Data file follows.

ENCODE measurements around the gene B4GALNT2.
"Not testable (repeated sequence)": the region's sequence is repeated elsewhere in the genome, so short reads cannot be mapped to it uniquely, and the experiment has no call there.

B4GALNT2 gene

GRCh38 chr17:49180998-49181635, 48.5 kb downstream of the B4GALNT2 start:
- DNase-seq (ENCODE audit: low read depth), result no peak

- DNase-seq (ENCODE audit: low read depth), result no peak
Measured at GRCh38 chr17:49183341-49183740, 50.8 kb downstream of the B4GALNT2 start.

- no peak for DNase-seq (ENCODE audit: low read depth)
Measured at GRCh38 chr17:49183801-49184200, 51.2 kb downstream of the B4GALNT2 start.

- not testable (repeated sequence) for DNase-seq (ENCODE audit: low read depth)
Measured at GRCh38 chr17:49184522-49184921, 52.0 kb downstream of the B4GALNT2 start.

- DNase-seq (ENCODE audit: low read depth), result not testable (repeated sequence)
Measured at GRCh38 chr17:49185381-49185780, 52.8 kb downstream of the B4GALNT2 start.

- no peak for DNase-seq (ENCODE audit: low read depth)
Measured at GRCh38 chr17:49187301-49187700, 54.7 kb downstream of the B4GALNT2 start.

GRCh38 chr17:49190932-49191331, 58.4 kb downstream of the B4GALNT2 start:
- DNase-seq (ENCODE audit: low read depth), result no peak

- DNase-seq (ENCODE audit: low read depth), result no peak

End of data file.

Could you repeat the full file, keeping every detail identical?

ENCODE measurements around the gene B4GALNT2.
"Not testable (repeated sequence)": the region's sequence is repeated elsewhere in the genome, so short reads cannot be mapped to it uniquely, and the experiment has no call there.

B4GALNT2 gene

GRCh38 chr17:49180998-49181635, 48.5 kb downstream of the B4GALNT2 start:
- DNase-seq (ENCODE audit: low read depth), result no peak

- DNase-seq (ENCODE audit: low read depth), result no peak
Measured at GRCh38 chr17:49183341-49183740, 50.8 kb downstream of the B4GALNT2 start.

- no peak for DNase-seq (ENCODE audit: low read depth)
Measured at GRCh38 chr17:49183801-49184200, 51.2 kb downstream of the B4GALNT2 start.

- not testable (repeated sequence) for DNase-seq (ENCODE audit: low read depth)
Measured at GRCh38 chr17:49184522-49184921, 52.0 kb downstream of the B4GALNT2 start.

- DNase-seq (ENCODE audit: low read depth), result not testable (repeated sequence)
Measured at GRCh38 chr17:49185381-49185780, 52.8 kb downstream of the B4GALNT2 start.

- no peak for DNase-seq (ENCODE audit: low read depth)
Measured at GRCh38 chr17:49187301-49187700, 54.7 kb downstream of the B4GALNT2 start.

GRCh38 chr17:49190932-49191331, 58.4 kb downstream of the B4GALNT2 start:
- DNase-seq (ENCODE audit: low read depth), result no peak

- DNase-seq (ENCODE audit: low read depth), result no peak